State Sen. Scott Wiener, D-San Francisco, announced new legislation Monday to increase safety improvements for pedestrians and bicyclists on state-owned highways that serve as surface streets throughout the state.
The proposed bill, Senate Bill 127, would require Caltrans “to improve the safety of our state highways that run through cities and towns so that all users can be safe, not just people driving cars,” Wiener said at a news conference in San Francisco.
The bill would require Caltrans to add improvements like sidewalks and bike lanes when maintaining and improving streets that are part of state highways. Such streets include Van Ness Avenue and 19th Avenue in San Francisco, Santa Monica Boulevard in Los Angeles, and many segments of highways in small towns, Wiener said.
The bill has support from state and local pedestrian and bicycle advocacy organizations, who said the most dangerous streets tend to be part of state highways, which are managed under Caltrans’ jurisdiction. Wiener and advocates said that while Caltrans has set goals to improve conditions to encourage walking and bicycling, the agency has neglected to make them safer.
Linda Khamoushian, senior policy advocate for the California Bicycle Coalition:
“Every year, Caltrans invests billions of dollars to redesign and rehabilitate these roads, and instead of designing for the safety of all users, they have prioritized cars.”
Walk San Francisco Executive Director Jodie Medeiros said:
“These highways are disguised as neighborhood streets, but they’re death traps.”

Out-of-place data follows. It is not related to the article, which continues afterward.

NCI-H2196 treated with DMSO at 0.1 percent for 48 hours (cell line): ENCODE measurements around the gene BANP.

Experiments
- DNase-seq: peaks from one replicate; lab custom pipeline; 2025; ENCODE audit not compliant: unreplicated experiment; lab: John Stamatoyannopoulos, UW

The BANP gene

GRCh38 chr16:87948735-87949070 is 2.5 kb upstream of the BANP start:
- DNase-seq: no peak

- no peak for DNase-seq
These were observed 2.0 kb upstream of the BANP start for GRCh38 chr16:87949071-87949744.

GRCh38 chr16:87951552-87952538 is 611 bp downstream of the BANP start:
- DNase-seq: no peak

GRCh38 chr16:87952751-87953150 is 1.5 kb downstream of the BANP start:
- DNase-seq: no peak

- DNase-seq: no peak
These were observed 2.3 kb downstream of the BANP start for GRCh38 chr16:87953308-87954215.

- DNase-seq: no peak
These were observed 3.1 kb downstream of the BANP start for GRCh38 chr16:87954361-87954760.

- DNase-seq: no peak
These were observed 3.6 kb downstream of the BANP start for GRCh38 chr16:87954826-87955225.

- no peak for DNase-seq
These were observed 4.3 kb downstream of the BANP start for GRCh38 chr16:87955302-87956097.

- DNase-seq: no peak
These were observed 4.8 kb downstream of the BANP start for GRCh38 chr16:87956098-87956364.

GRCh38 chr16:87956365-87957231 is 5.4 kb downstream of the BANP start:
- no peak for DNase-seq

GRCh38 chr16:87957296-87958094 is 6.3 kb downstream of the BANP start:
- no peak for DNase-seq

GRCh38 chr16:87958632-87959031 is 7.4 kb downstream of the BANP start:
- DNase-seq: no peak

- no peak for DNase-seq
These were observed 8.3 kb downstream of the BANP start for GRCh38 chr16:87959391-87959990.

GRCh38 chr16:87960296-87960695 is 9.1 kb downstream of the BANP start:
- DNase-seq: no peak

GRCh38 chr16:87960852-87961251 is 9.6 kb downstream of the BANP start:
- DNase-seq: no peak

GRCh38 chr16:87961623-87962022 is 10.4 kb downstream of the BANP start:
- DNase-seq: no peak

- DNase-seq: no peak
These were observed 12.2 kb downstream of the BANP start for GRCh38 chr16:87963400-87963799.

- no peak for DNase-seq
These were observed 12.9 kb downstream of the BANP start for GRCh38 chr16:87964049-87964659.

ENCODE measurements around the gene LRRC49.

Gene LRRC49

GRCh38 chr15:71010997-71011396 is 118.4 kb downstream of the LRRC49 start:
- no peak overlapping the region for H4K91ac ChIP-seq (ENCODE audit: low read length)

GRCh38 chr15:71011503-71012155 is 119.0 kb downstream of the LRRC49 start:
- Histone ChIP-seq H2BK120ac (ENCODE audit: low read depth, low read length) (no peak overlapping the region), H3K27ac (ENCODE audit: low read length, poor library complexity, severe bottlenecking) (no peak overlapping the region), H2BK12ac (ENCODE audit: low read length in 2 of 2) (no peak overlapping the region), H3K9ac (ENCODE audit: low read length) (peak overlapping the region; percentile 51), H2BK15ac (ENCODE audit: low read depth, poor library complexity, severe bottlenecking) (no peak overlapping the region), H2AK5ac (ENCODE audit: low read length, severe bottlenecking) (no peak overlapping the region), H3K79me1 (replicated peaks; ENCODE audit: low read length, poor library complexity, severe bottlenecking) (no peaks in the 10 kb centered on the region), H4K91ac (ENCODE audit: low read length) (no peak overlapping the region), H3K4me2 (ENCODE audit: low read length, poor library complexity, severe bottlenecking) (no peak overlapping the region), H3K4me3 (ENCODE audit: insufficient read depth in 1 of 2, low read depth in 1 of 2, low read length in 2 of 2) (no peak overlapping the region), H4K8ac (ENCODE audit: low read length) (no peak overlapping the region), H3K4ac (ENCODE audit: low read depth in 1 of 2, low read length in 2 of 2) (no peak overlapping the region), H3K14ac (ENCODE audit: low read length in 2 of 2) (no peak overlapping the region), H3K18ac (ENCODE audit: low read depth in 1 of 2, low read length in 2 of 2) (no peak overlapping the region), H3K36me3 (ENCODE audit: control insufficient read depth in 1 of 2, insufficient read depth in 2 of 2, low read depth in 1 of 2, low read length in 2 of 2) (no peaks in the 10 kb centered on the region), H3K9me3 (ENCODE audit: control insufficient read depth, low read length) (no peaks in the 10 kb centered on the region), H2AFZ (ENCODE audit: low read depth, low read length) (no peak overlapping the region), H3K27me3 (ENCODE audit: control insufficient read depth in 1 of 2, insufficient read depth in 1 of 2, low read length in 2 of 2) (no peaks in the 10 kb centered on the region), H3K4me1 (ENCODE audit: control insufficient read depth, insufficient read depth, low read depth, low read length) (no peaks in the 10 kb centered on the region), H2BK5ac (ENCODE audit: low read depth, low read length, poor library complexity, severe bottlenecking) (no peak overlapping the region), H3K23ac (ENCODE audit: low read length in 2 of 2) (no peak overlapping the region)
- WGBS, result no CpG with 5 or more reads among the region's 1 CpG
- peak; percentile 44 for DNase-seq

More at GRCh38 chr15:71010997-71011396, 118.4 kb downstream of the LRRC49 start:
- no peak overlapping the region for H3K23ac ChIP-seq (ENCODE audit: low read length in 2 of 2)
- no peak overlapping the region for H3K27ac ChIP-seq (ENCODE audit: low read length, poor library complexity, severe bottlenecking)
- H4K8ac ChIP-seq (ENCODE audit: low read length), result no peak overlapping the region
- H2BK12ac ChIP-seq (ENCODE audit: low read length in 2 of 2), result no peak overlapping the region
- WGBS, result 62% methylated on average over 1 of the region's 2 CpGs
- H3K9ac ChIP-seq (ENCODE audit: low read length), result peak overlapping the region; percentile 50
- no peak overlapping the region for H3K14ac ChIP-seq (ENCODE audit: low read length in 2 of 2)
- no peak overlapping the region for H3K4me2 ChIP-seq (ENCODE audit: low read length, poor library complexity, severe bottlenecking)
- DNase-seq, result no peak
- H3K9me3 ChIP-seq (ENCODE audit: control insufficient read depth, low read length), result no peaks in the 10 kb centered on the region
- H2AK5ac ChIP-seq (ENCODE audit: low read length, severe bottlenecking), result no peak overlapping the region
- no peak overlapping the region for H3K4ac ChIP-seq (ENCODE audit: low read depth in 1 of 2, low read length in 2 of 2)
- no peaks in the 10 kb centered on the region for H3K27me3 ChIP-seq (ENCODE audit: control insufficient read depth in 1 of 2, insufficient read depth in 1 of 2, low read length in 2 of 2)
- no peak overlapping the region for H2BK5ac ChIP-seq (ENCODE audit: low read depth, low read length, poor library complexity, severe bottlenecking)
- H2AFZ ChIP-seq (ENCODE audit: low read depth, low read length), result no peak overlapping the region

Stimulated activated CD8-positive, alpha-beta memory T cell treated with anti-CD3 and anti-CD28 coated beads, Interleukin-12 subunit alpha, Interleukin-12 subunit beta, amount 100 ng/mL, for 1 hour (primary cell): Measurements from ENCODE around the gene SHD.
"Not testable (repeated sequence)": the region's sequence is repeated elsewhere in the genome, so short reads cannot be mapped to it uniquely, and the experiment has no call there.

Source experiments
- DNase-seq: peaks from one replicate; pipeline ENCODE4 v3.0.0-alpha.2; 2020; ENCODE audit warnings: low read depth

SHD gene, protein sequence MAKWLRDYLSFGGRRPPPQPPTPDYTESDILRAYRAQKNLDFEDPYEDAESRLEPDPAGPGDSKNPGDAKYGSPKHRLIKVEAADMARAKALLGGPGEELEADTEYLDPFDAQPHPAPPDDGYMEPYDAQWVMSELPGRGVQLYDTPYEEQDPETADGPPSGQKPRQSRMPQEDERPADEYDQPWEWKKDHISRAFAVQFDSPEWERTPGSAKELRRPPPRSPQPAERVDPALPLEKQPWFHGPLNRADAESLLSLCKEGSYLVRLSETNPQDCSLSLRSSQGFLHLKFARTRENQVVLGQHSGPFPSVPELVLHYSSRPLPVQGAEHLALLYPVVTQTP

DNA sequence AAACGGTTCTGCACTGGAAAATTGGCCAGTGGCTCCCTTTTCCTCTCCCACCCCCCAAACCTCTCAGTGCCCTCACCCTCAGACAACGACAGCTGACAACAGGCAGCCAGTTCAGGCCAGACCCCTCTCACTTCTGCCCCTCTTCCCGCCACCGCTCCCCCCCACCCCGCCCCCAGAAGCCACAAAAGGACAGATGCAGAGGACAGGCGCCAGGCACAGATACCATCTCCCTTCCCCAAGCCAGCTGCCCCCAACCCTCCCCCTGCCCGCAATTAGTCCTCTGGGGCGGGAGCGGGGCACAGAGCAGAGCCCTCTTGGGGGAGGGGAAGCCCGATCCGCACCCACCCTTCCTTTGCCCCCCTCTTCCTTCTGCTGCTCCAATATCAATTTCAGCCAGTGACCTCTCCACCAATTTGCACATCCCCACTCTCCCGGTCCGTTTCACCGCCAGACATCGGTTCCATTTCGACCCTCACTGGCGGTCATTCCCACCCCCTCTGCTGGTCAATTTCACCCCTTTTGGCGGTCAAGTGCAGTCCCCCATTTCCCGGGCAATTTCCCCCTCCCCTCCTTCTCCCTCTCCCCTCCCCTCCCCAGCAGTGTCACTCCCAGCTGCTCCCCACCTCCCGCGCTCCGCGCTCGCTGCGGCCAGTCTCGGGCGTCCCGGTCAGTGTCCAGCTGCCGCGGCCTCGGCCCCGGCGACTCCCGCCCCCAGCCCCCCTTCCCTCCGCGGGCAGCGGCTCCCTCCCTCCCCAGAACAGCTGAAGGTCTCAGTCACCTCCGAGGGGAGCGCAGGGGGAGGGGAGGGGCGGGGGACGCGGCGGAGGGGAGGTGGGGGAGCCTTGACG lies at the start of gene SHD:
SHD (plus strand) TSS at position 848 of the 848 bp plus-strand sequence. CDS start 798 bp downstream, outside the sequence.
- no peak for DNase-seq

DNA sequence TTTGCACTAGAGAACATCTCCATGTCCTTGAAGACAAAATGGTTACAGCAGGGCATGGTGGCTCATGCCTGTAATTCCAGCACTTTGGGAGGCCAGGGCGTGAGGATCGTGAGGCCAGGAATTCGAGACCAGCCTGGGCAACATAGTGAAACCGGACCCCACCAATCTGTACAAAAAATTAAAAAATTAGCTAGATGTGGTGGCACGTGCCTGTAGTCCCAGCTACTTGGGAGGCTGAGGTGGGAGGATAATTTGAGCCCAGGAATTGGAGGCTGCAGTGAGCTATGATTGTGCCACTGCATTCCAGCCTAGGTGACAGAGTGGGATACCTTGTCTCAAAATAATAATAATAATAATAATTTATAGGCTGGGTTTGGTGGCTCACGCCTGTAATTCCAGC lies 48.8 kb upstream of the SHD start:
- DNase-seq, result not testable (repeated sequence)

Jenny Yu, a founding member of San Francisco Bay Area Families for Safe Streets, said her mother was struck by a driver in 2011 while crossing Park Presidio Boulevard in San Francisco, which is part of state Highway 1. Yu’s mother, who was 62 at the time, was severely injured and now suffers from chronic physical and mental impairments that require 24-hour care.
“Crashes like my mom’s are not accidents. They are preventable, and we can and must stop them. … If streets like Park Presidio were designed with my mother’s safety in mind, she might still be living the full, wonderful life she used to.”
Dr. Rebecca Plevin, a trauma surgeon at Zuckerberg San Francisco General Hospital, said nearly half of the hospital’s trauma patients are injured in traffic collisions. Of those, she said, half are pedestrians and bicyclists, and city data shows that they are disproportionately injured on highway-designated streets.
Plevin said that, for trauma surgeons:
“This public health crisis isn’t an abstract concept. … It’s a reality that we witness over and over again.”
Under SB 127, Wiener said Caltrans would be required to incorporate “complete streets elements,” such as new sidewalks, bike lanes and crosswalks, when making infrastructure improvements using highway maintenance funds.
It would also require the agency to “interact with the local community” and “include representation from local bike and advisory committees on its project teams,” he said.
The bill would also change Caltrans rules to make pedestrian and bicycle improvements the “default” rather than the exception in its projects, Wiener said. Whereas the agency is now often required to obtain a special permit to make such improvements, the bill would instead require a permit to forego them, he said.
A Caltrans spokesman said the agency could not comment on proposed legislation.
SB 127 must be approved by the state Senate, state Assembly and Gov. Gavin Newsom to be adopted.
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